Movies · Reviews

‘The Woman in the Window’ Elevates a Middling Script With a Great Cast

Amy Adams headlines a cast filled with red herrings.
Amy Adams is The Woman In The Window
By  · Published on May 17th, 2021

The art of casting a film doesn’t always get the appreciation it deserves. To be fair, that’s in part because when done right it aids a film in a somewhat silent manner — when everything is clicking just right a film’s cast becomes just one element woven into a beautiful tapestry. Poor casting, though, can stand out like a cracked and swollen thumb. Not much clicks just right in The Woman in the Window, but its casting? That’s the film’s single stroke of genius.

Anna Fox (Amy Adams) is a child psychiatrist with issues of her own. She’s agoraphobic, riddled with anxiety strong enough to prevent her from being able to venture outside of her house, and as with most doctors, she doesn’t make the best patient. Her psychiatrist, Dr. Landy (Tracy Letts, who also wrote the film), has changed her medication and warned her about mixing them with alcohol, but Anna’s wine intake grows all the same as she finds comfort talking to her estranged husband (Anthony Mackie) and their daughter over Skype. Anna’s quiet paranoias kick in when a new family moves in across the street — a friendly woman named Jane (Julianne Moore), her intense husband Alistair (Gary Oldman), and their timid son Ethan (Fred Hechinger) — and they erupt when she witnesses Jane being murdered.

Of course, no one believes her. From the sympathetic detective (Brian Tyree Henry) to Anna’s basement tenant (Wyatt Russell), no one can quite buy her story — a disbelief fueled by the presence of Alistair’s wife, Jane (Jennifer Jason Leigh).

As with its source novel by A.J. Finn, The Woman in the Window owes its genesis to Alfred Hitchcock and Cornell Woolrich, and it’s not alone in that inspiration. Films as diverse as Body Double (1984), Abominable (2006), and Disturbia (2007) have used the premise to varying degrees of effect. The difference, though, is that those films packed their story with more than just the setup of someone witnessing something out their window only to be met with disbelief. From voyeurism to bigfoot, they offer more than one thing, but that’s pretty much all viewers get here. Joe Wright’s direction adds little to the mix as well with a film that feels both flat and safe in its presentation (outside of one lonely optical splash).

Letts’ screenplay succeeds at marking Anna as an untrustworthy protagonist which in turn makes her difficult to sympathize with at first. It’s less successful, however, at lifting her and viewers out of that hole. Her accusations are wild and scattershot, and while the film’s theme is intended to be one of trusting and listening to people in distress it’s difficult to blame those around her for dismissing Anna’s claims. The third-act shift towards the truth does so with a sharply unexpected turn reminiscent of a certain thriller from 1996, but neither it nor Anna’s redemption can quite find their way to feeling authentic. A muddled focus on Anna’s situation is paired with a one-note effort to paint everyone else as guilty, and in addition to that balance feeling inadequate it also feels ripe for wilder antics than what we eventually get here.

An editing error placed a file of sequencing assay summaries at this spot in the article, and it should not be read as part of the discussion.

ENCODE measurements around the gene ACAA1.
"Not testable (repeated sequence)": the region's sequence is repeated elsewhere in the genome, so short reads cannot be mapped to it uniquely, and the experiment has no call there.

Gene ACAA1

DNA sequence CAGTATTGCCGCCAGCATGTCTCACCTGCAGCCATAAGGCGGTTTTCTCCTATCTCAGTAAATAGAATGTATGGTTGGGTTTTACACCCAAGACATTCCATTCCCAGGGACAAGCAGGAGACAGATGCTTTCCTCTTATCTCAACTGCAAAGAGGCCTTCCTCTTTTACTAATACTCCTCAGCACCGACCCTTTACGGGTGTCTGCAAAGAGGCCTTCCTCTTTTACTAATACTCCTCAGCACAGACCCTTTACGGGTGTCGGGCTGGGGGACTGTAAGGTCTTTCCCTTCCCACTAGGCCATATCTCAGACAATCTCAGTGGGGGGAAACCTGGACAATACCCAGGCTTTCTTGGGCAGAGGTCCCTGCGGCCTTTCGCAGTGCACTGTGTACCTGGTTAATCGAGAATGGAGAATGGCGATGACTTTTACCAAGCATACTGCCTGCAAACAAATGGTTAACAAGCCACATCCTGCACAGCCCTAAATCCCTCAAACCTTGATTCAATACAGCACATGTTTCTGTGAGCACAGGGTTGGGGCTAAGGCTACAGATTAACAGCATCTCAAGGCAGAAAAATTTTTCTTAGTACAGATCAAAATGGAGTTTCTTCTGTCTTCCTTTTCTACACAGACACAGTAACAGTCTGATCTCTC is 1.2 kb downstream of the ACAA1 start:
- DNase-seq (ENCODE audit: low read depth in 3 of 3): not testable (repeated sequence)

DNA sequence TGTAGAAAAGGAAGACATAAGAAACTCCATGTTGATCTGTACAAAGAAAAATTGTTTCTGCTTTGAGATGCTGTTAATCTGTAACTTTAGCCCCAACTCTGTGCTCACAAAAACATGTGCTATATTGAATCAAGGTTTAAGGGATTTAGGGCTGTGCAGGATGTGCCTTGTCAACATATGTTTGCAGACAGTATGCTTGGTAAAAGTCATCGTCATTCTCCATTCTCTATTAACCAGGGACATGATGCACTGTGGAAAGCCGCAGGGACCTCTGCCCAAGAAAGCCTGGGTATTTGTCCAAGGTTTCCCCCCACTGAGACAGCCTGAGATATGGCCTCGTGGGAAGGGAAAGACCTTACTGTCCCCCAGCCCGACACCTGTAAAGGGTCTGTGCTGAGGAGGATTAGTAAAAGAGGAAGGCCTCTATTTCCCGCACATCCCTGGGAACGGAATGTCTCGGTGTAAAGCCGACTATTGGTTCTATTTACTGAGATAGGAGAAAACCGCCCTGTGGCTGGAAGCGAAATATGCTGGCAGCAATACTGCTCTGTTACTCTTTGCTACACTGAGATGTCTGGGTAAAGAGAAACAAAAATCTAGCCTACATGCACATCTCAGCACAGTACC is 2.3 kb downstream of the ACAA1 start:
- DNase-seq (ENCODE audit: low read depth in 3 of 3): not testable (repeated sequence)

So where does all of that leave The Woman in the Window? Unfortunately, for both the film and Adams (a fantastic talent who can’t seem to catch a break these days), it’s little more than an easily forgettable, thrill-free thriller… with some impeccable casting choices.

Watch enough mystery/thriller movies and it can sometimes become far too easy to identify the killer or foresee a reveal based almost solely on the cast. Is a seemingly unimportant character played by a high-profile actor? Is an actor best-known for playing villainous roles holding a neon sign proclaiming “I’m bad!” in every scene? Is a big-name actor appearing in a very small role? Is Gary Oldman in the movie? The Woman in the Window has enough red herrings for three movies, but rather than come from smart, twisty writing they exist strictly due to the cast.

Both Oldman and Russell play their characters as overly aggressive and quick-to-agitate men. Something is clearly off about Moore’s Jane, and that’s even before you discover she might not actually even be Jane. This wouldn’t be the first time Leigh played someone stepping into someone else’s shoes. Surely Mackie’s role won’t be limited to video chats. Hell, even Letts’ early appearance as a drug-pushing psychiatrist leaves him a suspect. There’s a lot of potential here for all manner of conspiracy, gaslighting, and beyond, but it’s the casting that does the heavy lifting and will leave you guessing.

“Don’t go looking into other people’s houses,” says someone to Anna, and it’s good advice that absolutely none of us heed which in turn makes for a premise we’ve seen before and will undoubtedly see again. The Woman in the Window stumbles with its thrills and protagonist, but the ultimate message on the importance of forgiveness, well that is handled a bit sloppily too, but it’s no less important for it. If it’s agoraphobic-focused thrills you’re after, though, you’d be smarter to seek out 1995’s Copycat or 2015’s Intruders. But if you’re happy being distracted by a strong cast then Netflix’s latest has you covered.

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Rob Hunter has been writing for Film School Rejects since before you were born, which is weird seeing as he's so damn young. He's our Chief Film Critic and Associate Editor and lists 'Broadcast News' as his favorite film of all time. Feel free to say hi if you see him on Twitter @FakeRobHunter.